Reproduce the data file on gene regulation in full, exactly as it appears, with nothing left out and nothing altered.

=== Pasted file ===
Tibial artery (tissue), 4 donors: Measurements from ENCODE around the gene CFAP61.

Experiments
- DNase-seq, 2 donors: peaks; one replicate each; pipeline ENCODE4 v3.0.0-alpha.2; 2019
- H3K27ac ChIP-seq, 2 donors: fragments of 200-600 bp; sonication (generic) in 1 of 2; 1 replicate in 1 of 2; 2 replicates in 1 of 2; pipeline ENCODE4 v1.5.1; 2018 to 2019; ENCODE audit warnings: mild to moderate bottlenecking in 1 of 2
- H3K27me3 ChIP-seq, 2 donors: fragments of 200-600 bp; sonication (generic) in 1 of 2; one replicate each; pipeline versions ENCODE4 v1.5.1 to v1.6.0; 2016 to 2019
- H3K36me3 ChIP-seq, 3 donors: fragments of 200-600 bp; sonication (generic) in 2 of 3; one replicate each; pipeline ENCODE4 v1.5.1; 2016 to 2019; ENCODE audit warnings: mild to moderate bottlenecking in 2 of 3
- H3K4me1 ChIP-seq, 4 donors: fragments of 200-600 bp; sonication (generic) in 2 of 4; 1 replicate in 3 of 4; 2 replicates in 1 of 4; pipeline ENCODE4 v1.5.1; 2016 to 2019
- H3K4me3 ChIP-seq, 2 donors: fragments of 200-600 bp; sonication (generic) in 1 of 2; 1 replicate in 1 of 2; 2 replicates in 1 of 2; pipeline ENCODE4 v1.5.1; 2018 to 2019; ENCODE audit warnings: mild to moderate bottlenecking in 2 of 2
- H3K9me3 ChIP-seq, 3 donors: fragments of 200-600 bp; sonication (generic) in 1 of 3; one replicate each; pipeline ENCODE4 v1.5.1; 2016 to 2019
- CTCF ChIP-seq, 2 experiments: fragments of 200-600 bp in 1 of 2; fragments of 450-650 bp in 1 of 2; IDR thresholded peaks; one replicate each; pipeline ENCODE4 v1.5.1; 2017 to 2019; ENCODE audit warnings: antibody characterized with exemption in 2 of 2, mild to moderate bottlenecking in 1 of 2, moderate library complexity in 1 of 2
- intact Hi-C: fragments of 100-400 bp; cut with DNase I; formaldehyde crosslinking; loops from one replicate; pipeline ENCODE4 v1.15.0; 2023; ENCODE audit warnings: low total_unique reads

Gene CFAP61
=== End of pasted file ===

Tibial artery (tissue), 4 donors: Measurements from ENCODE around the gene CFAP61.

Experiments
- DNase-seq, 2 donors: peaks; one replicate each; pipeline ENCODE4 v3.0.0-alpha.2; 2019
- H3K27ac ChIP-seq, 2 donors: fragments of 200-600 bp; sonication (generic) in 1 of 2; 1 replicate in 1 of 2; 2 replicates in 1 of 2; pipeline ENCODE4 v1.5.1; 2018 to 2019; ENCODE audit warnings: mild to moderate bottlenecking in 1 of 2
- H3K27me3 ChIP-seq, 2 donors: fragments of 200-600 bp; sonication (generic) in 1 of 2; one replicate each; pipeline versions ENCODE4 v1.5.1 to v1.6.0; 2016 to 2019
- H3K36me3 ChIP-seq, 3 donors: fragments of 200-600 bp; sonication (generic) in 2 of 3; one replicate each; pipeline ENCODE4 v1.5.1; 2016 to 2019; ENCODE audit warnings: mild to moderate bottlenecking in 2 of 3
- H3K4me1 ChIP-seq, 4 donors: fragments of 200-600 bp; sonication (generic) in 2 of 4; 1 replicate in 3 of 4; 2 replicates in 1 of 4; pipeline ENCODE4 v1.5.1; 2016 to 2019
- H3K4me3 ChIP-seq, 2 donors: fragments of 200-600 bp; sonication (generic) in 1 of 2; 1 replicate in 1 of 2; 2 replicates in 1 of 2; pipeline ENCODE4 v1.5.1; 2018 to 2019; ENCODE audit warnings: mild to moderate bottlenecking in 2 of 2
- H3K9me3 ChIP-seq, 3 donors: fragments of 200-600 bp; sonication (generic) in 1 of 3; one replicate each; pipeline ENCODE4 v1.5.1; 2016 to 2019
- CTCF ChIP-seq, 2 experiments: fragments of 200-600 bp in 1 of 2; fragments of 450-650 bp in 1 of 2; IDR thresholded peaks; one replicate each; pipeline ENCODE4 v1.5.1; 2017 to 2019; ENCODE audit warnings: antibody characterized with exemption in 2 of 2, mild to moderate bottlenecking in 1 of 2, moderate library complexity in 1 of 2
- intact Hi-C: fragments of 100-400 bp; cut with DNase I; formaldehyde crosslinking; loops from one replicate; pipeline ENCODE4 v1.15.0; 2023; ENCODE audit warnings: low total_unique reads

Gene CFAP61